Wednesday, June 30, 2021

The Scientific method and its role in Astronomy

The scientific method is a research concept that was born along with the first foundations of modern science at some point during the 1600-1700s. It comprises a series of steps believed to be necessary in order to properly carry out a scientific discovery or theory.

Modern science and the scientific method are both based on empiricism: the idea that humans can only reach knowledge through experimentation, observation, and the data received by our senses. 

𝐓𝐡𝐞𝐫𝐞𝐟𝐨𝐫𝐞, 𝐭𝐡𝐞 𝐬𝐜𝐢𝐞𝐧𝐭𝐢𝐟𝐢𝐜 𝐦𝐞𝐭𝐡𝐨𝐝 𝐬𝐭𝐚𝐭𝐞𝐬 𝐭𝐡𝐚𝐭 𝐚 𝐫𝐞𝐬𝐞𝐚𝐫𝐜𝐡𝐞𝐫 𝐦𝐮𝐬𝐭 𝐜𝐨𝐦𝐩𝐥𝐲, 𝐢𝐧 𝐠𝐞𝐧𝐞𝐫𝐚𝐥 𝐭𝐞𝐫𝐦𝐬, 𝐰𝐢𝐭𝐡 𝐭𝐡𝐞 𝐟𝐨𝐥𝐥𝐨𝐰𝐢𝐧𝐠 𝐭𝐡𝐢𝐧𝐠𝐬:

•𝐅𝐢𝐫𝐬𝐭, 𝐨𝐛𝐬𝐞𝐫𝐯𝐞 𝐚𝐧𝐝 𝐚𝐧𝐚𝐥𝐲𝐳𝐞 𝐚 𝐩𝐡𝐞𝐧𝐨𝐦𝐞𝐧𝐨𝐧.

•𝐒𝐞𝐜𝐨𝐧𝐝, 𝐚𝐬𝐤 𝐚 𝐟𝐮𝐧𝐝𝐚𝐦𝐞𝐧𝐭𝐚𝐥 𝐪𝐮𝐞𝐬𝐭𝐢𝐨𝐧 𝐚𝐛𝐨𝐮𝐭 𝐭𝐡𝐞 𝐩𝐡𝐞𝐧𝐨𝐦𝐞𝐧𝐨𝐧; 𝐟𝐨𝐫 𝐞𝐱𝐚𝐦𝐩𝐥𝐞, 𝐰𝐡𝐲 𝐨𝐫 𝐡𝐨𝐰 𝐢𝐭 𝐡𝐚𝐩𝐩𝐞𝐧𝐬.

•𝐓𝐡𝐢𝐫𝐝, 𝐛𝐮𝐢𝐥𝐝 𝐚 𝐡𝐲𝐩𝐨𝐭𝐡𝐞𝐬𝐢𝐬 𝐭𝐡𝐚𝐭 𝐚𝐭𝐭𝐞𝐦𝐩𝐭𝐬 𝐭𝐨 𝐬𝐚𝐭𝐢𝐬𝐟𝐚𝐜𝐭𝐨𝐫𝐢𝐥𝐲 𝐚𝐧𝐬𝐰𝐞𝐫, 𝐚𝐭 𝐥𝐞𝐚𝐬𝐭 𝐟𝐫𝐨𝐦 𝐚 𝐫𝐚𝐭𝐢𝐨𝐧𝐚𝐥 𝐩𝐨𝐢𝐧𝐭 𝐨𝐟 𝐯𝐢𝐞𝐰, 𝐭𝐡𝐞 𝐪𝐮𝐞𝐬𝐭𝐢𝐨𝐧 𝐚𝐛𝐨𝐮𝐭 𝐭𝐡𝐞 𝐩𝐡𝐞𝐧𝐨𝐦𝐞𝐧𝐨𝐧.

•𝐅𝐨𝐮𝐫𝐭𝐡, 𝐩𝐫𝐞𝐝𝐢𝐜𝐭 𝐰𝐡𝐚𝐭 𝐰𝐨𝐮𝐥𝐝 𝐡𝐚𝐩𝐩𝐞𝐧 𝐢𝐟 𝐭𝐡𝐞 𝐡𝐲𝐩𝐨𝐭𝐡𝐞𝐬𝐢𝐬 𝐢𝐬 𝐜𝐨𝐫𝐫𝐞𝐜𝐭 𝐚𝐧𝐝 𝐭𝐡𝐞 𝐩𝐡𝐞𝐧𝐨𝐦𝐞𝐧𝐨𝐧 𝐨𝐜𝐜𝐮𝐫𝐬 𝐢𝐧 𝐚𝐜𝐜𝐨𝐫𝐝𝐚𝐧𝐜𝐞 𝐰𝐢𝐭𝐡 𝐢𝐭.

•𝐅𝐢𝐟𝐭𝐡, 𝐜𝐚𝐫𝐫𝐲 𝐨𝐮𝐭 𝐚𝐧 𝐞𝐦𝐩𝐢𝐫𝐢𝐜𝐚𝐥 𝐭𝐞𝐬𝐭, 𝐰𝐡𝐞𝐭𝐡𝐞𝐫 𝐭𝐡𝐫𝐨𝐮𝐠𝐡 𝐨𝐛𝐬𝐞𝐫𝐯𝐚𝐭𝐢𝐨𝐧 𝐨𝐫 𝐞𝐱𝐩𝐞𝐫𝐢𝐦𝐞𝐧𝐭𝐚𝐭𝐢𝐨𝐧, 𝐭𝐨 𝐬𝐞𝐞 𝐢𝐟 𝐭𝐡𝐞 𝐩𝐫𝐞𝐝𝐢𝐜𝐭𝐢𝐨𝐧 𝐰𝐚𝐬 𝐜𝐨𝐫𝐫𝐞𝐜𝐭 𝐨𝐫 𝐧𝐨𝐭. 𝐓𝐡𝐚𝐭 𝐰𝐨𝐮𝐥𝐝 𝐬𝐮𝐩𝐩𝐨𝐫𝐭 𝐨𝐫 𝐝𝐢𝐬𝐜𝐨𝐮𝐫𝐚𝐠𝐞 𝐭𝐡𝐞 𝐡𝐲𝐩𝐨𝐭𝐡𝐞𝐬𝐢𝐬, 𝐫𝐞𝐬𝐩𝐞𝐜𝐭𝐢𝐯𝐞𝐥𝐲.

•𝐀𝐧𝐝 𝐟𝐢𝐧𝐚𝐥𝐥𝐲 𝐢𝐧 𝐬𝐢𝐱𝐭𝐡 𝐩𝐥𝐚𝐜𝐞, 𝐮𝐬𝐞 𝐭𝐡𝐞 𝐫𝐞𝐬𝐮𝐥𝐭𝐬 𝐨𝐟 𝐭𝐡𝐞 𝐨𝐛𝐬𝐞𝐫𝐯𝐚𝐭𝐢𝐨𝐧 𝐭𝐨 𝐝𝐞𝐞𝐩𝐞𝐧 𝐭𝐡𝐞 𝐢𝐧𝐯𝐞𝐬𝐭𝐢𝐠𝐚𝐭𝐢𝐨𝐧 𝐢𝐟 𝐭𝐡𝐞 𝐡𝐲𝐩𝐨𝐭𝐡𝐞𝐬𝐢𝐬 𝐬𝐞𝐞𝐦𝐬 𝐜𝐨𝐫𝐫𝐞𝐜𝐭, 𝐨𝐫 𝐫𝐞𝐟𝐨𝐫𝐦𝐮𝐥𝐚𝐭𝐞 𝐭𝐡𝐞 𝐡𝐲𝐩𝐨𝐭𝐡𝐞𝐬𝐢𝐬 𝐢𝐟 𝐢𝐭 𝐝𝐨𝐞𝐬𝐧'𝐭 𝐬𝐞𝐞𝐦 𝐬𝐨.

The scientific method is a very general guideline that gives the scientific community an idea of how to develop accurate explanations for the behavior of the universe.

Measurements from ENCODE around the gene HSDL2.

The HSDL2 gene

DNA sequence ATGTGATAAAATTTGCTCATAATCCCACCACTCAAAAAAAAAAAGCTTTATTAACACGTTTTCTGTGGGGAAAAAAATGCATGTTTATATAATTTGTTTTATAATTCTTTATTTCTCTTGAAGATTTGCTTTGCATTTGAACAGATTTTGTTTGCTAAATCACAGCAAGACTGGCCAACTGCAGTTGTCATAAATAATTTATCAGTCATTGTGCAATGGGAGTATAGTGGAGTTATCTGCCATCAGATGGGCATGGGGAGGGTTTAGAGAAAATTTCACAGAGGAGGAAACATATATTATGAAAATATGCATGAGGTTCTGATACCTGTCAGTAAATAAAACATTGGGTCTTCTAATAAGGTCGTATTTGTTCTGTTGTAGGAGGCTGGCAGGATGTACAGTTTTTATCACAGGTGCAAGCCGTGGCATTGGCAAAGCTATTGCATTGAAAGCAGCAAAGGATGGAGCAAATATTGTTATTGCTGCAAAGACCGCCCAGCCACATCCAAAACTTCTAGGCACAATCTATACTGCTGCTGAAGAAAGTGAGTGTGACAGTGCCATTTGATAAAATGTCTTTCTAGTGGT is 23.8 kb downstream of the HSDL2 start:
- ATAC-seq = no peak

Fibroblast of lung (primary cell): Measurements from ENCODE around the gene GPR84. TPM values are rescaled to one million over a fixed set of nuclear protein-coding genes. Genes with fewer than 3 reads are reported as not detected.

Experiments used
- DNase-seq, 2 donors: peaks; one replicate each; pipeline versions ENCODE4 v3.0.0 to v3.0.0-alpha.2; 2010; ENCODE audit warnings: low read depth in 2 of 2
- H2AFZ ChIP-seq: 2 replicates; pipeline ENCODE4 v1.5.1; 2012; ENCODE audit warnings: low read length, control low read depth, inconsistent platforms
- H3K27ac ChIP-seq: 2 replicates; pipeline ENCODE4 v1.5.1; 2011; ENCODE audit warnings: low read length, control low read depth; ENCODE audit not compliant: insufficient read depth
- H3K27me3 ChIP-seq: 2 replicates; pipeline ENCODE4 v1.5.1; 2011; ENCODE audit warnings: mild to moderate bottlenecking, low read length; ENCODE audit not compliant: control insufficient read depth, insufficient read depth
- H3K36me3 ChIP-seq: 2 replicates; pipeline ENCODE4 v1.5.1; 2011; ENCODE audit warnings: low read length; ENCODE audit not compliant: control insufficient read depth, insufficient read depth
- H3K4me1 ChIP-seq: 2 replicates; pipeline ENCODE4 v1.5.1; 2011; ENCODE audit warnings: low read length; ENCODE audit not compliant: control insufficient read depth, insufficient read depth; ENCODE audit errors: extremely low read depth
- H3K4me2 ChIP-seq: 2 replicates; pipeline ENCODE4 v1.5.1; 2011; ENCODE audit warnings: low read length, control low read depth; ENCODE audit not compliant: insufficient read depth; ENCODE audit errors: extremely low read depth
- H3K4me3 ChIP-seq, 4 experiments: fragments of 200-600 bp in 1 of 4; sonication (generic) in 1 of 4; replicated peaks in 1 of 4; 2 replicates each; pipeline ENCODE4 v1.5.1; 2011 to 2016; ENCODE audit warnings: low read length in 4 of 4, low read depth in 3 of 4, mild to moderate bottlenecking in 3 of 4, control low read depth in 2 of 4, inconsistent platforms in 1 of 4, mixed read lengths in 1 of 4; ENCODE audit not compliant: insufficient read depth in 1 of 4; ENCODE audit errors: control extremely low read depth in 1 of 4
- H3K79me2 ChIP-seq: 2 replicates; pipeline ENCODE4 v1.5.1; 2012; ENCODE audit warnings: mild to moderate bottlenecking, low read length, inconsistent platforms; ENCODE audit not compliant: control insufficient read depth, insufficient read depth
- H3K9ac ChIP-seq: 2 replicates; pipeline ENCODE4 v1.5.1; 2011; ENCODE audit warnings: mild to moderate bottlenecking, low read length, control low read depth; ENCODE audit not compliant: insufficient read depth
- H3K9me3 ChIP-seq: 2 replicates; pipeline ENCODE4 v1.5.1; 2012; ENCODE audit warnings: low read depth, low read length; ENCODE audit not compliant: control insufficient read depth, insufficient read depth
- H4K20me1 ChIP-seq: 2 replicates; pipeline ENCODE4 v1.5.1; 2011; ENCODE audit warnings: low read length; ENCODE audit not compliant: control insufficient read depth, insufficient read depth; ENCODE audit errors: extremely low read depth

𝐓𝐡𝐞 𝐬𝐜𝐢𝐞𝐧𝐭𝐢𝐟𝐢𝐜 𝐦𝐞𝐭𝐡𝐨𝐝 𝐚𝐧𝐝 𝐚𝐬𝐭𝐫𝐨𝐧𝐨𝐦𝐲 𝐚𝐫𝐞 𝐜𝐥𝐨𝐬𝐞𝐥𝐲 𝐫𝐞𝐥𝐚𝐭𝐞𝐝, 𝐟𝐨𝐫 𝐬𝐞𝐯𝐞𝐫𝐚𝐥 𝐫𝐞𝐚𝐬𝐨𝐧𝐬. 𝐅𝐢𝐫𝐬𝐭, 𝐛𝐞𝐜𝐚𝐮𝐬𝐞 𝐚𝐬𝐭𝐫𝐨𝐧𝐨𝐦𝐲 𝐢𝐬, 𝐚𝐥𝐨𝐧𝐠 𝐰𝐢𝐭𝐡 𝐦𝐚𝐭𝐡𝐞𝐦𝐚𝐭𝐢𝐜𝐬, 𝐨𝐧𝐞 𝐨𝐟 𝐭𝐡𝐞 𝐨𝐥𝐝𝐞𝐬𝐭 𝐬𝐜𝐢𝐞𝐧𝐜𝐞𝐬 𝐢𝐧 𝐡𝐢𝐬𝐭𝐨𝐫𝐲. 𝐀𝐥𝐭𝐡𝐨𝐮𝐠𝐡 𝐚𝐭 𝐟𝐢𝐫𝐬𝐭 𝐭𝐡𝐞 𝐬𝐭𝐮𝐝𝐲 𝐨𝐟 𝐭𝐡𝐞 𝐬𝐤𝐲 𝐰𝐚𝐬 𝐦𝐨𝐫𝐞 𝐥𝐢𝐧𝐤𝐞𝐝 𝐭𝐨 𝐚𝐬𝐭𝐫𝐨𝐥𝐨𝐠𝐲, 𝐡𝐮𝐦𝐚𝐧𝐬 𝐡𝐚𝐯𝐞 𝐛𝐞𝐜𝐨𝐦𝐞 𝐚𝐜𝐜𝐮𝐬𝐭𝐨𝐦𝐞𝐝 𝐟𝐨𝐫 𝐦𝐢𝐥𝐥𝐞𝐧𝐧𝐢𝐚 𝐭𝐨 𝐟𝐨𝐥𝐥𝐨𝐰 𝐭𝐡𝐞 𝐬𝐭𝐚𝐫𝐬 𝐚𝐬 𝐰𝐞𝐥𝐥 𝐚𝐬 𝐜𝐞𝐥𝐞𝐬𝐭𝐢𝐚𝐥 𝐩𝐡𝐞𝐧𝐨𝐦𝐞𝐧𝐚, 𝐢𝐧 𝐨𝐫𝐝𝐞𝐫 𝐭𝐨 𝐤𝐧𝐨𝐰 𝐭𝐡𝐞𝐢𝐫 𝐩𝐫𝐨𝐩𝐞𝐫𝐭𝐢𝐞𝐬.

𝐀𝐧𝐝 𝐬𝐞𝐜𝐨𝐧𝐝, 𝐛𝐞𝐜𝐚𝐮𝐬𝐞 𝐚𝐬𝐭𝐫𝐨𝐧𝐨𝐦𝐲 𝐢𝐭𝐬𝐞𝐥𝐟 𝐩𝐥𝐚𝐲𝐞𝐝 𝐚𝐧 𝐢𝐦𝐩𝐨𝐫𝐭𝐚𝐧𝐭 𝐩𝐚𝐫𝐭 𝐢𝐧 𝐭𝐡𝐞 𝐝𝐞𝐯𝐞𝐥𝐨𝐩𝐦𝐞𝐧𝐭 𝐨𝐟 𝐭𝐡𝐞 𝐬𝐜𝐢𝐞𝐧𝐭𝐢𝐟𝐢𝐜 𝐦𝐞𝐭𝐡𝐨𝐝. 𝐂𝐨𝐩𝐞𝐫𝐧𝐢𝐜𝐮𝐬, 𝐟𝐨𝐫 𝐞𝐱𝐚𝐦𝐩𝐥𝐞, 𝐝𝐞𝐯𝐨𝐭𝐞𝐝 𝐦𝐮𝐜𝐡 𝐨𝐟 𝐡𝐢𝐬 𝐥𝐢𝐟𝐞 𝐭𝐨 𝐜𝐡𝐚𝐧𝐠𝐢𝐧𝐠 𝐭𝐡𝐞 𝐰𝐚𝐲 𝐩𝐞𝐨𝐩𝐥𝐞 𝐯𝐢𝐞𝐰𝐞𝐝 𝐭𝐡𝐞 𝐜𝐨𝐬𝐦𝐨𝐬. 𝐇𝐞 𝐬𝐩𝐞𝐧𝐭 𝐦𝐨𝐫𝐞 𝐭𝐡𝐚𝐧 𝐭𝐡𝐫𝐞𝐞 𝐝𝐞𝐜𝐚𝐝𝐞𝐬 𝐨𝐛𝐬𝐞𝐫𝐯𝐢𝐧𝐠 𝐭𝐡𝐞 𝐬𝐤𝐲 𝐮𝐧𝐭𝐢𝐥 𝐢𝐧 𝟏𝟓𝟒𝟑, 𝐝𝐮𝐫𝐢𝐧𝐠 𝐚 𝐭𝐢𝐦𝐞 𝐰𝐡𝐞𝐧 𝐞𝐯𝐞𝐫𝐲𝐨𝐧𝐞 𝐛𝐞𝐥𝐢𝐞𝐯𝐞𝐝 𝐭𝐡𝐚𝐭 𝐄𝐚𝐫𝐭𝐡 𝐰𝐚𝐬 𝐭𝐡𝐞 𝐜𝐞𝐧𝐭𝐞𝐫 𝐨𝐟 𝐭𝐡𝐞 𝐮𝐧𝐢𝐯𝐞𝐫𝐬𝐞, 𝐡𝐞 𝐚𝐫𝐠𝐮𝐞𝐝 𝐭𝐡𝐚𝐭 𝐭𝐡𝐞 𝐄𝐚𝐫𝐭𝐡 𝐚𝐧𝐝 𝐭𝐡𝐞 𝐨𝐭𝐡𝐞𝐫 𝐩𝐥𝐚𝐧𝐞𝐭𝐬 𝐫𝐞𝐯𝐨𝐥𝐯𝐞𝐝 𝐚𝐫𝐨𝐮𝐧𝐝 𝐭𝐡𝐞 𝐒𝐮𝐧. 𝐓𝐡𝐢𝐬 𝐰𝐚𝐬𝐧'𝐭 𝐚 𝐧𝐞𝐰 𝐝𝐢𝐬𝐜𝐨𝐯𝐞𝐫𝐲, 𝐭𝐡𝐨𝐮𝐠𝐡; 𝐭𝐡𝐞 𝐚𝐧𝐜𝐢𝐞𝐧𝐭 𝐆𝐫𝐞𝐞𝐤𝐬 𝐚𝐥𝐬𝐨 𝐛𝐞𝐥𝐢𝐞𝐯𝐞𝐝 𝐢𝐧 𝐬𝐨𝐦𝐞𝐭𝐡𝐢𝐧𝐠 𝐬𝐢𝐦𝐢𝐥𝐚𝐫. 𝐁𝐮𝐭 𝐭𝐡𝐞 𝐩𝐨𝐢𝐧𝐭 𝐢𝐬 𝐭𝐡𝐚𝐭 𝐂𝐨𝐩𝐞𝐫𝐧𝐢𝐜𝐮𝐬 𝐫𝐞𝐝𝐢𝐬𝐜𝐨𝐯𝐞𝐫𝐞𝐝 𝐭𝐡𝐞 𝐡𝐞𝐥𝐢𝐨𝐜𝐞𝐧𝐭𝐫𝐢𝐜 𝐬𝐲𝐬𝐭𝐞𝐦 𝐭𝐡𝐞𝐨𝐫𝐲 𝐛𝐲 𝐭𝐡𝐞 𝐮𝐬𝐞 𝐨𝐟 𝐩𝐮𝐫𝐞 𝐬𝐜𝐢𝐞𝐧𝐜𝐞 𝐚𝐧𝐝 𝐥𝐨𝐠𝐢𝐜𝐚𝐥 𝐫𝐞𝐚𝐬𝐨𝐧𝐢𝐧𝐠, 𝐧𝐨𝐭 𝐛𝐲 𝐝𝐨𝐠𝐦𝐚𝐬.

Through the development of his own magnifying telescopes, the Italian astronomer Galileo Galilei confirmed Copernicus's theory roughly 70 years after its formulation. He also accomplished this based on experimentation, on a combination of mathematical predictions and repeated observations of celestial bodies in our Solar System.

Isaac Newton finished polishing this new understanding of our universe thanks to his discoveries of gravitational forces, the properties of light and the principles of motion, something Galileo had also been working on. With these contributions, astronomy was completely reinvented.

So thanks to those three geniuses and several others, modern astronomy was born. And thanks to them, many of the foundations that compose the scientific method were also born.

                         .....𝐈𝐭 𝐜𝐚𝐧 𝐛𝐞 𝐬𝐚𝐢𝐝 𝐭𝐡𝐚𝐭 𝐚𝐧𝐲 𝐝𝐢𝐬𝐜𝐢𝐩𝐥𝐢𝐧𝐞 𝐨𝐟 𝐬𝐜𝐢𝐞𝐧𝐜𝐞 𝐢𝐬 𝐢𝐧𝐯𝐚𝐥𝐢𝐝 𝐢𝐟 𝐢𝐭 𝐝𝐨𝐞𝐬 𝐧𝐨𝐭 𝐟𝐨𝐥𝐥𝐨𝐰 '𝐓𝐡𝐞 𝐬𝐜𝐢𝐞𝐧𝐭𝐢𝐟𝐢𝐜 𝐦𝐞𝐭𝐡𝐨𝐝', 𝐢𝐧𝐜𝐥𝐮𝐝𝐢𝐧𝐠 𝐨𝐮𝐫 𝐟𝐚𝐯𝐨𝐫𝐢𝐭𝐞 '𝐀𝐬𝐭𝐫𝐨𝐧𝐨𝐦𝐲'!!

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